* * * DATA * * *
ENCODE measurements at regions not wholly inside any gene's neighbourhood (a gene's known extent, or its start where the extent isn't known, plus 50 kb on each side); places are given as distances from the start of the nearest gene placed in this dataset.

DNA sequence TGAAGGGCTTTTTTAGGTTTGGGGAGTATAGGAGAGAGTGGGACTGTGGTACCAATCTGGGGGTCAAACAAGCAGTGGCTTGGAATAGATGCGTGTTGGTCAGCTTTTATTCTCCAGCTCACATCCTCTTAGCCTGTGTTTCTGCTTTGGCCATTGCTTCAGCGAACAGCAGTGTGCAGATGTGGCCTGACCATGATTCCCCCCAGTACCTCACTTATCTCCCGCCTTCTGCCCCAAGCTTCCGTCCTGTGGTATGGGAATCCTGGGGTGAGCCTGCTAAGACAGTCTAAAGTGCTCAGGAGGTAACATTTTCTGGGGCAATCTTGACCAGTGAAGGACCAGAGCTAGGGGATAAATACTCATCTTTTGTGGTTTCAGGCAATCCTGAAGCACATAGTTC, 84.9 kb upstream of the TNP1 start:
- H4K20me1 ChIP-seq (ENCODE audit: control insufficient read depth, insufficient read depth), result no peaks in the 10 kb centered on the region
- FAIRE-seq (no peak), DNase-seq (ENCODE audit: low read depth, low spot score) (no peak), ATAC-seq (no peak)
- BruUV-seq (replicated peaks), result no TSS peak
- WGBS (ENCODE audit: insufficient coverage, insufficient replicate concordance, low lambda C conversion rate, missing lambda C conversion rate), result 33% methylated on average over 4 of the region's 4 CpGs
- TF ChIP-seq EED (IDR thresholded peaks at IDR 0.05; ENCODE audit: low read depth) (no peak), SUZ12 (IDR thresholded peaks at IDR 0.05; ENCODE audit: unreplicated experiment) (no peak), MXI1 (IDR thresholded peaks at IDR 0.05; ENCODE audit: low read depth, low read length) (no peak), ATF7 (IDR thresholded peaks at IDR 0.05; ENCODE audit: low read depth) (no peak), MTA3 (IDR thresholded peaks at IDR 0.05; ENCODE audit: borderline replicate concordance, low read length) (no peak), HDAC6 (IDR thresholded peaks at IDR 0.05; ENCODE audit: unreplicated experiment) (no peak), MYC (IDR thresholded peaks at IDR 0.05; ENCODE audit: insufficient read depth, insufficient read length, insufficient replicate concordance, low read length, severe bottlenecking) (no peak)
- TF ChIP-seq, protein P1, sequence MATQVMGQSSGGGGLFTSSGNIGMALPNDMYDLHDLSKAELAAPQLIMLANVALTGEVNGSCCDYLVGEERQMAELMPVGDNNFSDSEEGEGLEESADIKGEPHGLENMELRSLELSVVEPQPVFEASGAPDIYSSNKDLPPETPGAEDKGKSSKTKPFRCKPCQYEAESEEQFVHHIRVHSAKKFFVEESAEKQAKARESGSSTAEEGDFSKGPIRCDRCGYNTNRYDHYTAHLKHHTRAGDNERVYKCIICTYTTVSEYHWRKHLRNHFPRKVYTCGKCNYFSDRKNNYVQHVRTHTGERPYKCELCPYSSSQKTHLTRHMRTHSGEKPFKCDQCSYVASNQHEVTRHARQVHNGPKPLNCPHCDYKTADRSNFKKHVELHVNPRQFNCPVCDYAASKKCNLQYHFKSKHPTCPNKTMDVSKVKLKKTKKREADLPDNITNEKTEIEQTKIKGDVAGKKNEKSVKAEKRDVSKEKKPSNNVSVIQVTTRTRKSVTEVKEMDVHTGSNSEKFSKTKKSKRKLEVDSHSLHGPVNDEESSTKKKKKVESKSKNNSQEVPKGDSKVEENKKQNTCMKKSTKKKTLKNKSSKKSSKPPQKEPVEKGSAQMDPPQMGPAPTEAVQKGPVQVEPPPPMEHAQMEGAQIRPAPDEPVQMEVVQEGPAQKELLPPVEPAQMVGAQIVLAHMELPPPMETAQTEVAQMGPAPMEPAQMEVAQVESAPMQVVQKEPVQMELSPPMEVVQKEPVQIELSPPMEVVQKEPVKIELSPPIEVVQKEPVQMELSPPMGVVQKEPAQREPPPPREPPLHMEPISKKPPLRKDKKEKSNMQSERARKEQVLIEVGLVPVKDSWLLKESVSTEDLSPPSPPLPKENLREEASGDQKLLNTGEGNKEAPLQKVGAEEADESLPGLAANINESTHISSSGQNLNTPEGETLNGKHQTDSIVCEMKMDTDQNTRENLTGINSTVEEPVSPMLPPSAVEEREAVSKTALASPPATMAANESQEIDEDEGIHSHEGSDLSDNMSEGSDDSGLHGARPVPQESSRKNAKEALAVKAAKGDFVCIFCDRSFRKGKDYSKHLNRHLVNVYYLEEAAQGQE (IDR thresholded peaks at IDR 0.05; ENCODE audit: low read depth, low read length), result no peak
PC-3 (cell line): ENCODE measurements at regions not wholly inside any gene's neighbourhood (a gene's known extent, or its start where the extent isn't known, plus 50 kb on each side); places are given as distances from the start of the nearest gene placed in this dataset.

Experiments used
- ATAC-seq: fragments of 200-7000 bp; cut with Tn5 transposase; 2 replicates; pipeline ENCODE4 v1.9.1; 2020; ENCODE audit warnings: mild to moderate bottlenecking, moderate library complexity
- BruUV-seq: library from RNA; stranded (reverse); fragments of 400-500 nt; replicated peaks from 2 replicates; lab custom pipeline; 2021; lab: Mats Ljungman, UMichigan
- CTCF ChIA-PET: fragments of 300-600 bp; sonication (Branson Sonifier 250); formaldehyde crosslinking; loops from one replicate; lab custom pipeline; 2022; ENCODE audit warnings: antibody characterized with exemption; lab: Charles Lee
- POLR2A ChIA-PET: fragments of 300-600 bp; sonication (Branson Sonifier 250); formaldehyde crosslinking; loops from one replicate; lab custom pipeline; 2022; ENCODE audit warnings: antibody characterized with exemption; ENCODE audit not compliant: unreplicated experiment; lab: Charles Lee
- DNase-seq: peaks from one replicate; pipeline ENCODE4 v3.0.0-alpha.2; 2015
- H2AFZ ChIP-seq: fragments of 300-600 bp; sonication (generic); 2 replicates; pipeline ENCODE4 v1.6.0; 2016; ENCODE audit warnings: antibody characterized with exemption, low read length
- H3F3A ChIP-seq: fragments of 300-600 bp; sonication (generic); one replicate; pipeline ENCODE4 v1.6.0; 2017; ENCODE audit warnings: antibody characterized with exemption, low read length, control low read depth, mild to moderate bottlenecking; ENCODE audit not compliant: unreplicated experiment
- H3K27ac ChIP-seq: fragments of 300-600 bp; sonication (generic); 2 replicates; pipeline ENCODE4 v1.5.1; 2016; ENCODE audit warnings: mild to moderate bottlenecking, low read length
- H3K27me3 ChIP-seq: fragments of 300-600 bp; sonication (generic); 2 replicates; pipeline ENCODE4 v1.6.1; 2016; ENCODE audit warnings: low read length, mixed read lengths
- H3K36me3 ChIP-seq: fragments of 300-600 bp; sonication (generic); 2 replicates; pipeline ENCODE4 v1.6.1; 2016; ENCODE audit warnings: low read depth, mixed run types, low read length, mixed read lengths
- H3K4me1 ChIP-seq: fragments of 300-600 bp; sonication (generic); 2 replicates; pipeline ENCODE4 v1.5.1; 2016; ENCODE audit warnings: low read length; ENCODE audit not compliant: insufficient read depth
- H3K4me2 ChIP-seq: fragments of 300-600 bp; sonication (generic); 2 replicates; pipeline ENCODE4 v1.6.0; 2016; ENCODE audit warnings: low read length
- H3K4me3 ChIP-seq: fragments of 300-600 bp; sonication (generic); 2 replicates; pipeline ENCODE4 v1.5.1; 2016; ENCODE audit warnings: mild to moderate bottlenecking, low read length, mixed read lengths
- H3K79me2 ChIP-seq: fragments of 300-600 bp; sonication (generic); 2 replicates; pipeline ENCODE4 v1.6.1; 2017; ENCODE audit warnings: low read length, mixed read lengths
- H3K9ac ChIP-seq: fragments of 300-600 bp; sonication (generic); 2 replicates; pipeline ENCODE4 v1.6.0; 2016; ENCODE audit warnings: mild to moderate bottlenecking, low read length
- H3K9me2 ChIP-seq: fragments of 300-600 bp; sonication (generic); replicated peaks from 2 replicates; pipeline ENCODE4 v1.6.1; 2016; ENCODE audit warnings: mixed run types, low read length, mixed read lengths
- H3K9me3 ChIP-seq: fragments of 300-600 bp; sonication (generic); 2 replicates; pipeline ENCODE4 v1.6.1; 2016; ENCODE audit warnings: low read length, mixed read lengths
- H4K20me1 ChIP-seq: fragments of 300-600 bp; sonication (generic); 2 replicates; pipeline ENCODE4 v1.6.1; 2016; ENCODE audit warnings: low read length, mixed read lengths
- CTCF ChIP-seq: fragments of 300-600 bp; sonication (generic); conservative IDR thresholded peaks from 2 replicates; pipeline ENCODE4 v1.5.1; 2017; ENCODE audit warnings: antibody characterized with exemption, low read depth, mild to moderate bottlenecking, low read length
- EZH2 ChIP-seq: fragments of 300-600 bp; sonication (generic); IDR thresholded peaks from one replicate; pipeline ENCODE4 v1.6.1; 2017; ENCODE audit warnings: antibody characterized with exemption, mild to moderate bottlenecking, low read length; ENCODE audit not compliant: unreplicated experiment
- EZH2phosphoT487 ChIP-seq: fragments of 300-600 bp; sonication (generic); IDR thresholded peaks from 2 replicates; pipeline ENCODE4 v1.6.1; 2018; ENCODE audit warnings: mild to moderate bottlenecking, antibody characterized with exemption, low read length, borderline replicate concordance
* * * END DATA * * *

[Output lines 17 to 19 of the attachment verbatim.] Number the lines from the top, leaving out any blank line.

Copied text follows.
- H3F3A ChIP-seq: fragments of 300-600 bp; sonication (generic); one replicate; pipeline ENCODE4 v1.6.0; 2017; ENCODE audit warnings: antibody characterized with exemption, low read length, control low read depth, mild to moderate bottlenecking; ENCODE audit not compliant: unreplicated experiment
- H3K27ac ChIP-seq: fragments of 300-600 bp; sonication (generic); 2 replicates; pipeline ENCODE4 v1.5.1; 2016; ENCODE audit warnings: mild to moderate bottlenecking, low read length
- H3K27me3 ChIP-seq: fragments of 300-600 bp; sonication (generic); 2 replicates; pipeline ENCODE4 v1.6.1; 2016; ENCODE audit warnings: low read length, mixed read lengths